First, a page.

At trial, the town’s expert offered a methodology to support the 18 percent increase in valuation while the property owners’ expert testified as to how he believed the town’s methodology was flawed. The superior court rescinded the town’s reassessment, ruling that the assessment was disproportionate under RSA 76:17 because it lacked a sound methodology, was arbitrary and lacked a good faith basis.
On appeal to the New Hampshire Supreme Court, the town argued that the trial court should not have rescinded the assessment because the property owners did not prove that their tax burdens were individually disproportionate and erroneously relied on the argument that the methodology was flawed.
The property owners maintained on appeal that they should be allowed to prove disproportionality by demonstrating that the reassessment lacked sound methodology or that the town acted in bad faith and arbitrarily.
The Supreme Court ruled in favor of the town. The taxpayer’s burden of proof is simply stated in the Court’s opinion.
To succeed on their tax abatement claim the plaintiffs have the burden of proving by a preponderance of the evidence that they are paying more than their proportional share of taxes…that the taxpayers’ property is assessed at a higher percentage of fair market value than the percentage at which property is generally assessed in the town.
The property owners in this case failed to meet this burden where they did not produce any evidence regarding the fair market value of their properties and instead relied on demonstrating that the town’s methodology was flawed. The Court reasoned that while it is possible that a flawed methodology may lead to a disproportionate result, it does not, in and of itself, prove a disproportionate result.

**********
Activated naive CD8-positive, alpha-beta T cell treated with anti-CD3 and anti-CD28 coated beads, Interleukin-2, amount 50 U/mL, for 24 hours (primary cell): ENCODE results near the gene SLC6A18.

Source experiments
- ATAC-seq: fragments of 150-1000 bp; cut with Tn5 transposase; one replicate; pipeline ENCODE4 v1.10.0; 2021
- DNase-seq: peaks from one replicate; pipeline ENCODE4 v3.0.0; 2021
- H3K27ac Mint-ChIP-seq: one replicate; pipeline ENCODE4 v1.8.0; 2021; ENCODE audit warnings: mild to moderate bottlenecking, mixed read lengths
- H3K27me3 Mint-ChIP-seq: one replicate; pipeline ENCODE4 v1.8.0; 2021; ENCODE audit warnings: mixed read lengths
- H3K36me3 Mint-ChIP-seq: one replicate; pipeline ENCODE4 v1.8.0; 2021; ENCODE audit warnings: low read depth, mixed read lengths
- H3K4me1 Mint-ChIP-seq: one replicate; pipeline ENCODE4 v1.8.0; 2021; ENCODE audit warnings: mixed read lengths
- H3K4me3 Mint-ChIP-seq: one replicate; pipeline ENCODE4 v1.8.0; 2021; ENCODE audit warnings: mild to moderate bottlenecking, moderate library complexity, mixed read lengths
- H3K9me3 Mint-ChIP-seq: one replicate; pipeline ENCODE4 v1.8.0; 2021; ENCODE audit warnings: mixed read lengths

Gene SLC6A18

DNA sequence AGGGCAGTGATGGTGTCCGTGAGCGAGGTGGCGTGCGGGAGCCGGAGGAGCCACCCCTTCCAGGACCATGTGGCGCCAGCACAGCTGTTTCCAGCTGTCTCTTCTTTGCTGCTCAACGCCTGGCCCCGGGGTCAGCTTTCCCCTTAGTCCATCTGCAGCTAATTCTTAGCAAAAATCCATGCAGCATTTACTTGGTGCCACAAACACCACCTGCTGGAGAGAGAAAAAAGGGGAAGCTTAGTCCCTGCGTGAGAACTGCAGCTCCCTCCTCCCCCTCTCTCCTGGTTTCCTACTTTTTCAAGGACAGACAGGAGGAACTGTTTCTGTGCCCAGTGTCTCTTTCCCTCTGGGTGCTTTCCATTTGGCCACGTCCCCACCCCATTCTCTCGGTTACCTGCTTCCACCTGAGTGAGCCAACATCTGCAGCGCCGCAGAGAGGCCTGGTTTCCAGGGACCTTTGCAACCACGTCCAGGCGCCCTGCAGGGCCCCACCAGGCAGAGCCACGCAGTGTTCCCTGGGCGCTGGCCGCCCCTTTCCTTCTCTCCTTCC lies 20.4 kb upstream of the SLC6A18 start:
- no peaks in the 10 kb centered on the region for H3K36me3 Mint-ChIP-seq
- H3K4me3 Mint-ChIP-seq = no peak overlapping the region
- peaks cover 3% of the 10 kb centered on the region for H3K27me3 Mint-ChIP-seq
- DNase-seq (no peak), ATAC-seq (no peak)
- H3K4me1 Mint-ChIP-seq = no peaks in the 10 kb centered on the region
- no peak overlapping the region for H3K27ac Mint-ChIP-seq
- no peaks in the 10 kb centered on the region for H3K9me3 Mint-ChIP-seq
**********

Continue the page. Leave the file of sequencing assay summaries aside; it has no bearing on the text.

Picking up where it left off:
The Court also found that the record presented on appeal showed no bad faith or arbitrariness on the part of the town in coming to the final increase in valuation of 18 percent. The Court found that the board of selectmen properly relied on the evidence presented to it by the assessor and that the town’s increase in assessment from 14 percent to 18 percent was made in reasonable reliance on the evidence and was not made in bad faith or retaliation.
The Court further explained that even if the town had acted in bad faith or arbitrarily, if it could produce evidence that the assessment is proportionate and the payer suffered no damage, the taxpayer would again bear the burden of proving that the tax burden is disproportionate in order to be entitled to an abatement.